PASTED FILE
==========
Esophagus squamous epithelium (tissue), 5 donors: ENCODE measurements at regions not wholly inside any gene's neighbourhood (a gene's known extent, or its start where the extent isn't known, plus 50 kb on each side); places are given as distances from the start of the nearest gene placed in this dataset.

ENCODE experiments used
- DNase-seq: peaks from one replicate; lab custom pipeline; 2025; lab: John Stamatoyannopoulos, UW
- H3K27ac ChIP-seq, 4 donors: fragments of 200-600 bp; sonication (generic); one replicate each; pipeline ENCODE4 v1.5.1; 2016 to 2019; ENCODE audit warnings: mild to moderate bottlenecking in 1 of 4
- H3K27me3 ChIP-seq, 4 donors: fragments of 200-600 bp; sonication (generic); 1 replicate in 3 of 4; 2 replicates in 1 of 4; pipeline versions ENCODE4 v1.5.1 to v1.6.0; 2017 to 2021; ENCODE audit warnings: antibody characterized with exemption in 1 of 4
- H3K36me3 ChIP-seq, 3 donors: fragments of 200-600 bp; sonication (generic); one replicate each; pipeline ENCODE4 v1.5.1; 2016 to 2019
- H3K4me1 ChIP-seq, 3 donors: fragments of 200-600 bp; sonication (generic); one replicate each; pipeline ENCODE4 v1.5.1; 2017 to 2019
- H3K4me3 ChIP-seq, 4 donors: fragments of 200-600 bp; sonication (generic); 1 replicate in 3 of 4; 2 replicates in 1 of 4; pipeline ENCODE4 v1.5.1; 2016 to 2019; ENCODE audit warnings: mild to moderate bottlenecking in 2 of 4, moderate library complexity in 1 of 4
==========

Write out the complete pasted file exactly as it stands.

Esophagus squamous epithelium (tissue), 5 donors: ENCODE measurements at regions not wholly inside any gene's neighbourhood (a gene's known extent, or its start where the extent isn't known, plus 50 kb on each side); places are given as distances from the start of the nearest gene placed in this dataset.

ENCODE experiments used
- DNase-seq: peaks from one replicate; lab custom pipeline; 2025; lab: John Stamatoyannopoulos, UW
- H3K27ac ChIP-seq, 4 donors: fragments of 200-600 bp; sonication (generic); one replicate each; pipeline ENCODE4 v1.5.1; 2016 to 2019; ENCODE audit warnings: mild to moderate bottlenecking in 1 of 4
- H3K27me3 ChIP-seq, 4 donors: fragments of 200-600 bp; sonication (generic); 1 replicate in 3 of 4; 2 replicates in 1 of 4; pipeline versions ENCODE4 v1.5.1 to v1.6.0; 2017 to 2021; ENCODE audit warnings: antibody characterized with exemption in 1 of 4
- H3K36me3 ChIP-seq, 3 donors: fragments of 200-600 bp; sonication (generic); one replicate each; pipeline ENCODE4 v1.5.1; 2016 to 2019
- H3K4me1 ChIP-seq, 3 donors: fragments of 200-600 bp; sonication (generic); one replicate each; pipeline ENCODE4 v1.5.1; 2017 to 2019
- H3K4me3 ChIP-seq, 4 donors: fragments of 200-600 bp; sonication (generic); 1 replicate in 3 of 4; 2 replicates in 1 of 4; pipeline ENCODE4 v1.5.1; 2016 to 2019; ENCODE audit warnings: mild to moderate bottlenecking in 2 of 4, moderate library complexity in 1 of 4